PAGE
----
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Formula E

Winners and losers from Formula E’s 2022 Monaco E-Prix

by Sam Smith
6 min read

until Abu Dhabi Autonomous Racing League

Formula E’s latest Monaco E-Prix proved to be another vintage race, with the all-electric championship’s classic formula of drama, strategy curiosity and a great battle for the race win.

And that stellar race produced plenty of winners and losers from a heartbreaking double DNF to a well-earned and overdue race victory.


Stoffel Vandoorne

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Vandoorne executed a clinical race as he and his side of the Mercedes EQ garage read the unfolding tow-friendly opening phase of the event perfectly.

Ducking in behind Jean-Eric Vergne and consolidating his fourth place on the grid from the start, like most Vandoorne employed some expert energy saving under the DS Techeetah’s rear to set himself up nicely for a stealthy surge to the front.

But it was the Belgian’s discipline in not getting too racy in the first half of the race that laid the foundations for a victory that banished the memory of last year where Mercedes EQ juggled several challenges from set-up to driver errors.

Quite apart from the strategic element to this win, Vandoorne also completed several excellent overtakes, notably on Robin Frijns and Mitch Evans into the Nouvelle Chicane.

Vandoorne hadn’t won a race since Rome last season, just over a year ago. That was always going to appear slightly incongruous such has been the package beneath him and team-mate Nyck de Vries.

But as he celebrated with the traditional post-race photo, which included his parents, his side of the garage were already plotting how this victory could leverage what many have always suspected – that Stoffel Vandoorne can add patience to his vast armoury of skills in Formula E, in order to add to the still relatively paltry statistic of just three career E-Prix victories.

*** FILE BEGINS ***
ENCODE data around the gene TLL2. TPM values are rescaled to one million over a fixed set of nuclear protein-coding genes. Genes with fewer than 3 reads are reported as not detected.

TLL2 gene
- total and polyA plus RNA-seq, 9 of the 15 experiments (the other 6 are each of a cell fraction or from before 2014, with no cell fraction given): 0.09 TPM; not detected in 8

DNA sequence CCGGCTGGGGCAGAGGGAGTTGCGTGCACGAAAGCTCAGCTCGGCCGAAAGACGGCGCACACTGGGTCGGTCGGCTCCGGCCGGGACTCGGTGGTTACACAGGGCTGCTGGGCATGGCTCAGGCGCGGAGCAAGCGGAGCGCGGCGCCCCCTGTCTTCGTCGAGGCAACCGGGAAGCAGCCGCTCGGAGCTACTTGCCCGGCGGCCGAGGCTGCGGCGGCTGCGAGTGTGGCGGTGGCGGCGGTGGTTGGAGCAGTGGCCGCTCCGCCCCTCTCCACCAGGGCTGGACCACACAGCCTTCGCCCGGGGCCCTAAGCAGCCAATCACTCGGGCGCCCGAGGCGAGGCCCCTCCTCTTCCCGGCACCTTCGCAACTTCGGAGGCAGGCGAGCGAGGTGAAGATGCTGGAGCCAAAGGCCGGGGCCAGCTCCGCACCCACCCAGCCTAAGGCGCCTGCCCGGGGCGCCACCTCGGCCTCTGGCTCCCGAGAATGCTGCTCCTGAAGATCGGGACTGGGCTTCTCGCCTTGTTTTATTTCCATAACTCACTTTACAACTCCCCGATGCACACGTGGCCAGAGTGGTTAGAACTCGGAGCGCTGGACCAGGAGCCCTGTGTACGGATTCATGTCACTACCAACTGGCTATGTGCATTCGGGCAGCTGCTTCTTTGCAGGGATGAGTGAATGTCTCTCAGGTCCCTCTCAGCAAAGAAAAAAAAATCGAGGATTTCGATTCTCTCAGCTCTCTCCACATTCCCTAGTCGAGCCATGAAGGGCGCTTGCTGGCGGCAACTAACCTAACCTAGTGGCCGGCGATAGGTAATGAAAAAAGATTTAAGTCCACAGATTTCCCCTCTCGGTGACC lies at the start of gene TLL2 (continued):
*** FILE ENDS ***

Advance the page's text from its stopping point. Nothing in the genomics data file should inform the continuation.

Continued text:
Mitch Evans

Formula E Monaco E Prix 2022

Evans won’t feel like he’s a winner right now but when he looks at the bigger picture of what he achieved in the final half of the 2022 Monaco E-Prix he might just go a bit easier on himself.

In a similar vein to the races held at Valencia last season, towing and saving energy were an intrinsic part of this race

It is super hard to find suitable gaps in traffic for the attack mode deployment and when cars are towing each other around the principality’s streets. There is a decent tow benefit in traffic at Monaco and so cars don’t really open up gaps as they tow their metaphorical rival ‘caravans’ along.

It means that the leader was always going to be affected to some extent but not many forecast such a discrepancy for polesitter and early leader Evans. That appears to have been a particularly nasty surprise for Jaguar.

At just over half distance, he was 2% down on his direct opposition and was getting increasingly rattled that his dream of taking victory on the streets of his second home would again have denied him.

Evans and the Jaguar TCS engineering team then redressed the balance with an excellent recovery, which – in a place that also embraces the sport of tennis – had all the hallmarks of a five-set thriller.

This was no easy task because Evans had to adjust his approach substantially and keep a cool head, while knowing that he’d have to clear Frijns and Vergne to even attempt to get back into the lead.

While that wasn’t quite enough, his engineer Josep Roca and technical chief Phil Charles were rightly quick to praise their driver for his adaptive skills immediately after the chequered flag.

DS Techeetah

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A strong day for the winners of the last two Monaco EPrixs and while, like Evans, it won’t feel especially satisfying at present, ultimately the Franco-Chinese team took another bumper points haul to move into second place ahead of Porsche.

It was a hard-fought collation though, and one also mired in misfortune as had his second attack mode punctuated by the Oliver Rowland/Andre Lotterer-inspired safety car.